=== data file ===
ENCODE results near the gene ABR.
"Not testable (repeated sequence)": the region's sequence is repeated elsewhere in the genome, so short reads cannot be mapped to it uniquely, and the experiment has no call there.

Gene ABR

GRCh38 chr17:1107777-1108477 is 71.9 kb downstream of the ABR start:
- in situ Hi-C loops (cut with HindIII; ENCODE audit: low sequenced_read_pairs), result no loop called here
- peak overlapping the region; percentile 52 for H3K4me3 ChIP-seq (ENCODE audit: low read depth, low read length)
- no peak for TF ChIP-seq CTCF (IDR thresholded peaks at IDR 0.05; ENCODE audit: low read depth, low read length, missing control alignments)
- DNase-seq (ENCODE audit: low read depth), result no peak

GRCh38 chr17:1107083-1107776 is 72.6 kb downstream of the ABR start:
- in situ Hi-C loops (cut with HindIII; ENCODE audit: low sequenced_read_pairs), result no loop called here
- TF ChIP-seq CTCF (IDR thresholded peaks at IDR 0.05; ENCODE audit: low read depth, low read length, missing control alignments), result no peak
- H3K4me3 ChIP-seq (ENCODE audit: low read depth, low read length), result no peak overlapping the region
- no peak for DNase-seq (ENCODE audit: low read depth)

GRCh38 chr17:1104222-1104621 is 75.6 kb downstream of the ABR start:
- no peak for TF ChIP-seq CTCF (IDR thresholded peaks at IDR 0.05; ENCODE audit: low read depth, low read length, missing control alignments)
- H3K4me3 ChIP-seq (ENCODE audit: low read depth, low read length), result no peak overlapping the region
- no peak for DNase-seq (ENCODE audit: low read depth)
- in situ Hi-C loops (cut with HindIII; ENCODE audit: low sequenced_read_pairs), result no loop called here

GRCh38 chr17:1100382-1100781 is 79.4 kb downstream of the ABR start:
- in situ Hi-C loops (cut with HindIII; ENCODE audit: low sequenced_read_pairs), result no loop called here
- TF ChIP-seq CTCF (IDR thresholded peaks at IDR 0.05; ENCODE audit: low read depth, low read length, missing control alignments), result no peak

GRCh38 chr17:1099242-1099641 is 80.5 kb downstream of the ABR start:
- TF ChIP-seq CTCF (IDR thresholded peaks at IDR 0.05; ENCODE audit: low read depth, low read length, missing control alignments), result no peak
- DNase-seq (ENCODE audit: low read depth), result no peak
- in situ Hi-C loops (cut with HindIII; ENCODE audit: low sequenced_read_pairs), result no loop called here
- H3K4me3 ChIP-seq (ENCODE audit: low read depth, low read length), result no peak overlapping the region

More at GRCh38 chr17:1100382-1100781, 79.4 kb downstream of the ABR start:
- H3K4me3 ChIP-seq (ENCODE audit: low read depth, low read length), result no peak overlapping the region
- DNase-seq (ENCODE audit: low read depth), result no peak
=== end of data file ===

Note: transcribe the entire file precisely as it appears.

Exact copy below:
ENCODE results near the gene ABR.
"Not testable (repeated sequence)": the region's sequence is repeated elsewhere in the genome, so short reads cannot be mapped to it uniquely, and the experiment has no call there.

Gene ABR

GRCh38 chr17:1107777-1108477 is 71.9 kb downstream of the ABR start:
- in situ Hi-C loops (cut with HindIII; ENCODE audit: low sequenced_read_pairs), result no loop called here
- peak overlapping the region; percentile 52 for H3K4me3 ChIP-seq (ENCODE audit: low read depth, low read length)
- no peak for TF ChIP-seq CTCF (IDR thresholded peaks at IDR 0.05; ENCODE audit: low read depth, low read length, missing control alignments)
- DNase-seq (ENCODE audit: low read depth), result no peak

GRCh38 chr17:1107083-1107776 is 72.6 kb downstream of the ABR start:
- in situ Hi-C loops (cut with HindIII; ENCODE audit: low sequenced_read_pairs), result no loop called here
- TF ChIP-seq CTCF (IDR thresholded peaks at IDR 0.05; ENCODE audit: low read depth, low read length, missing control alignments), result no peak
- H3K4me3 ChIP-seq (ENCODE audit: low read depth, low read length), result no peak overlapping the region
- no peak for DNase-seq (ENCODE audit: low read depth)

GRCh38 chr17:1104222-1104621 is 75.6 kb downstream of the ABR start:
- no peak for TF ChIP-seq CTCF (IDR thresholded peaks at IDR 0.05; ENCODE audit: low read depth, low read length, missing control alignments)
- H3K4me3 ChIP-seq (ENCODE audit: low read depth, low read length), result no peak overlapping the region
- no peak for DNase-seq (ENCODE audit: low read depth)
- in situ Hi-C loops (cut with HindIII; ENCODE audit: low sequenced_read_pairs), result no loop called here

GRCh38 chr17:1100382-1100781 is 79.4 kb downstream of the ABR start:
- in situ Hi-C loops (cut with HindIII; ENCODE audit: low sequenced_read_pairs), result no loop called here
- TF ChIP-seq CTCF (IDR thresholded peaks at IDR 0.05; ENCODE audit: low read depth, low read length, missing control alignments), result no peak

GRCh38 chr17:1099242-1099641 is 80.5 kb downstream of the ABR start:
- TF ChIP-seq CTCF (IDR thresholded peaks at IDR 0.05; ENCODE audit: low read depth, low read length, missing control alignments), result no peak
- DNase-seq (ENCODE audit: low read depth), result no peak
- in situ Hi-C loops (cut with HindIII; ENCODE audit: low sequenced_read_pairs), result no loop called here
- H3K4me3 ChIP-seq (ENCODE audit: low read depth, low read length), result no peak overlapping the region

More at GRCh38 chr17:1100382-1100781, 79.4 kb downstream of the ABR start:
- H3K4me3 ChIP-seq (ENCODE audit: low read depth, low read length), result no peak overlapping the region
- DNase-seq (ENCODE audit: low read depth), result no peak